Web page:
Now, imagine doing the same thing; but instead, you use a wheelchair. Or maybe you have visual impairments. Or, for many possible reasons, you have far fewer metaphorical “spoons” every day (energy) than most people do. For many such conditions; forget about driving, and don’t assume your infrastructure or fellow commuters will be as kind or accommodating as they should be. Or, imagine you have serious anxiety with crowds and traffic, and each commute fills you with dread. And, these examples could go on.

If you are a person with a disability, or with other special medical and health needs, an already-unpleasant daily commute is made all the more overwhelming – if not impossible.

Then, there’s the actual workplace. Workspaces are not always accommodating. Nor are supervisors always understanding or compassionate towards workers needing accommodation – though laws require them to do so, employers do not always properly accommodate people with disabilities and special needs, and unlawful discrimination is more common than we think.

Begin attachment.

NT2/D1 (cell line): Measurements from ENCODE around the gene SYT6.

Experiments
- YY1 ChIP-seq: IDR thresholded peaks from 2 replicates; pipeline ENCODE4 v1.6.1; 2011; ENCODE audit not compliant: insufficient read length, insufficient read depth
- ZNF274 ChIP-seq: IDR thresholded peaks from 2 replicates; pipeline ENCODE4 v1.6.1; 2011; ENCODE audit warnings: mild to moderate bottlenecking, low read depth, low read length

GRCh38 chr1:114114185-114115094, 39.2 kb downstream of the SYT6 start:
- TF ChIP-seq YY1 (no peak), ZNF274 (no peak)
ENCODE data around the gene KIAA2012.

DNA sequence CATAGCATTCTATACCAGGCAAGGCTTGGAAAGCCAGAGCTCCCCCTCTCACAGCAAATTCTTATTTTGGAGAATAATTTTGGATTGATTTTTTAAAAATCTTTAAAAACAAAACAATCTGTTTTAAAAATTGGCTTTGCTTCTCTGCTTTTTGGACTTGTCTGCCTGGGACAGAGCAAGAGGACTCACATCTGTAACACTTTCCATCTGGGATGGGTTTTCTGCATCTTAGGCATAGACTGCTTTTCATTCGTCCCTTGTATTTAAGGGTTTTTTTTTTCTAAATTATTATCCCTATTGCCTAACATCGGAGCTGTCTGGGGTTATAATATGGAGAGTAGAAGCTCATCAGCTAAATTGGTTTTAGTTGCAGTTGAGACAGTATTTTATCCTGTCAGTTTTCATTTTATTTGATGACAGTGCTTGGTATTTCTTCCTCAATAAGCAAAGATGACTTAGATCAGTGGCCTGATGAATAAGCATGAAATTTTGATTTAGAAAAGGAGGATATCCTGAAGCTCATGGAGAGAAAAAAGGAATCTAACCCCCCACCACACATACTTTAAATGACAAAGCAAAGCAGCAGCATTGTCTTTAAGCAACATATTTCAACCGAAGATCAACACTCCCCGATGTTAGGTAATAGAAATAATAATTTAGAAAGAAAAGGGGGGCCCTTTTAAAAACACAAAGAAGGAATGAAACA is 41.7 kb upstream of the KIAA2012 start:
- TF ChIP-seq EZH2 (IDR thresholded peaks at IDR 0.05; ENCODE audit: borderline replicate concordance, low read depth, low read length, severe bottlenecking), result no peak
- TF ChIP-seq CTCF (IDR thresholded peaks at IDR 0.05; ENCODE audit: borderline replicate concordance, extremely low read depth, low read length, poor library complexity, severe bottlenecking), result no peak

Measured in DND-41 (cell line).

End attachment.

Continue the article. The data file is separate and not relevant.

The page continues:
A home office, however, can be suited exactly for a disabled or special needs worker’s needs. No need to go through HR bureaucracy, worry about retaliation from a boss for asking, or having to explain anything to coworkers.

Therefore, remote work opportunities are a game-changer for people with disabilities, and other special health needs. For some, it can make the difference between being able to hold a job and earn a living, versus being unable to hold a job and having to rely on fixed-income disability benefits long-term.

Furthermore, for many people with disabilities and special health needs; the nature of remote work and virtual communication could make many kinds of disabilities less obvious. This factor helps protect privacy, as well as reducing anxiety about discrimination.

Underrepresented People